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An Act of God was created for the 50th Anniversary of Avatar Meher Baba's second automobile accident which occurred on December 2, 1956 at Udtara, Maharastra, India. Meher Baba sustained serious injuries including a broken hip joint. His Mandali were also severely injured, including the death of Dr. Nilu.
An Act of God tells the story of the events leading up to and including the accident, by those who were there, Eruch Jessawala, Dr. Goher, Meheru Irani, Meherwan Jessawala, Bhau Kalchuri and others. Also included are details of the impact of the accident.
Produced by Robert Fredericks, Bif Soper, and Gokaren and Urmilla Shivastavas
Edited by Robert Fredericks and Aabir Hazra
Animation of Baba's accident: Vohit Sagar
Music: Meher Veena, Bob Brown and others
Merwan Sheriar Irani, known as Meher Baba, was born in Poona, India, on February 25, 1894, of Persian parents. His father, Sheriar Irani, was of Zoroastrian faith and a true seeker of God. Merwan went to a Christian high school in Poona and later attended Deccan College. In 1913 while still in college, Merwan experienced a momentous event . . . a meeting with Hazrat Babajan, an ancient Mohammedan woman and one of the five Perfect Masters of the Age. Babajan gave him God-Realization and made him aware of his high spiritual destiny.
Eventually, he was drawn to seek out another perfect master, Upasni Maharaj, a Hindu who lived in Sakori. During the next seven years, Maharaj gave Merwan “gnosis” or divine knowledge. Thus, Merwan attained spiritual perfection. His spiritual mission began in 1921 when he drew together his first close disciples. It was these early disciples who gave him the name Meher Baba, which means “Compassionate Father.”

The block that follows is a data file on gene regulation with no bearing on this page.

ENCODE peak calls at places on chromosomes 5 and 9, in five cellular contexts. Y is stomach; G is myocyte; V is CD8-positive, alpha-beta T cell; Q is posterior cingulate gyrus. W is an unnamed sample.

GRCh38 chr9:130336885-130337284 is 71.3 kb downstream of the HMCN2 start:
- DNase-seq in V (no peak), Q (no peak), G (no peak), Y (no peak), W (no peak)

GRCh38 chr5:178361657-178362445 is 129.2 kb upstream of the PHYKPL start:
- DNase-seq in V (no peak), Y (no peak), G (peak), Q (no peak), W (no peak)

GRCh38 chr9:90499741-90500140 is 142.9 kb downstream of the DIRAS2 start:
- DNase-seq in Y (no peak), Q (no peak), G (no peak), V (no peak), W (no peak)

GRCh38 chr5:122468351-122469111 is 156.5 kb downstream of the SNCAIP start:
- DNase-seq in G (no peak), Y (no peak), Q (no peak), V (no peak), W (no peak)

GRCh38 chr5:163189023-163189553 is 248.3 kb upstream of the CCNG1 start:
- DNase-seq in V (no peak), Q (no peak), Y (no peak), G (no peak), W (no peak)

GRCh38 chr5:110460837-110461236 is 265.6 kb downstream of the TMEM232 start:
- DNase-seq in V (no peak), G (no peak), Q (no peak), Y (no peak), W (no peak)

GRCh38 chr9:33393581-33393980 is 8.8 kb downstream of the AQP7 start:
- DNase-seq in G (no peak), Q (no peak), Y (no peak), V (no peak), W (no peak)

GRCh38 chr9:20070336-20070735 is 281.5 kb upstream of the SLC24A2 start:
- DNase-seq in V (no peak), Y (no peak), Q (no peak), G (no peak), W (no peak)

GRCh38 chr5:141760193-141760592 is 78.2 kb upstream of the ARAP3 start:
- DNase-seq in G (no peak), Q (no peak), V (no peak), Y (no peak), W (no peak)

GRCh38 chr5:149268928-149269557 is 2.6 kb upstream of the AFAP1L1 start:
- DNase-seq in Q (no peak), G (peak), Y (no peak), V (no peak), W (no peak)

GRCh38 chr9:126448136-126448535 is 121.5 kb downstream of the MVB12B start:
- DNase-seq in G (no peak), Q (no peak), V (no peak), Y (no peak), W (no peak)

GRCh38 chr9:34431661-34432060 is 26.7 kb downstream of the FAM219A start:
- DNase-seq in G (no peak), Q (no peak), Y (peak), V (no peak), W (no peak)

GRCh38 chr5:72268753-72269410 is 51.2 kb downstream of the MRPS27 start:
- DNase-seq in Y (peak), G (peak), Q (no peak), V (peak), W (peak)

After years of intensive training of his disciples, Meher Baba established a colony near Ahmednagar that is called Meherabad. Here, the Master’s work embraced a free school where spiritual training was stressed, a free hospital and dispensary, and shelters for the poor. No distinction was made between the high castes and the untouchables; all mingled in common fellowship through the inspiration of the Master. To his disciples at Meherabad, who were of different castes and creeds, he gave a training of moral discipline, love for God, spiritual understanding and selfless service.
Meher Baba told his disciples that from July 10, 1925 he would observe Silence. He maintained this Silence until the end of his life, January 31, 1969. His many spiritual discourses and messages were dictated by means of an alphabet board. Much later the Master discontinued the use of the board and reduced all communication to hand gestures unique in expressiveness and understandable to many.
Meher Baba traveled to America six times, first in 1931, when he contacted his early Western disciples. His last visit to America was in 1958 when he and his disciples stayed at the Center established for his work at Myrtle Beach, South Carolina.
In India as many as one hundred thousand people have come in one day to seek his Darshan, or blessing; from all over the world there are those who journeyed to spend a few days, even a single day, in his presence. An important part of Meher Baba’s work through the years was to contact and personally serve hundreds of those known in India as “masts.” These are advanced pilgrims on the spiritual path who have become spiritually intoxicated from direct awareness of God. For this work he traveled many thousands of miles to remote places throughout India and Ceylon. Other vital work was the washing of the lepers, the washing of the feet of thousands of poor, and the distribution of grain and cloth to the destitute.
Meher Baba asserts that he is the same Ancient One, come again to redeem humanity from the bondage of ignorance and to guide individuals to realize their true Self which is God. Meher Baba is acknowledged by his many followers all over the world as the Avatar of the Age.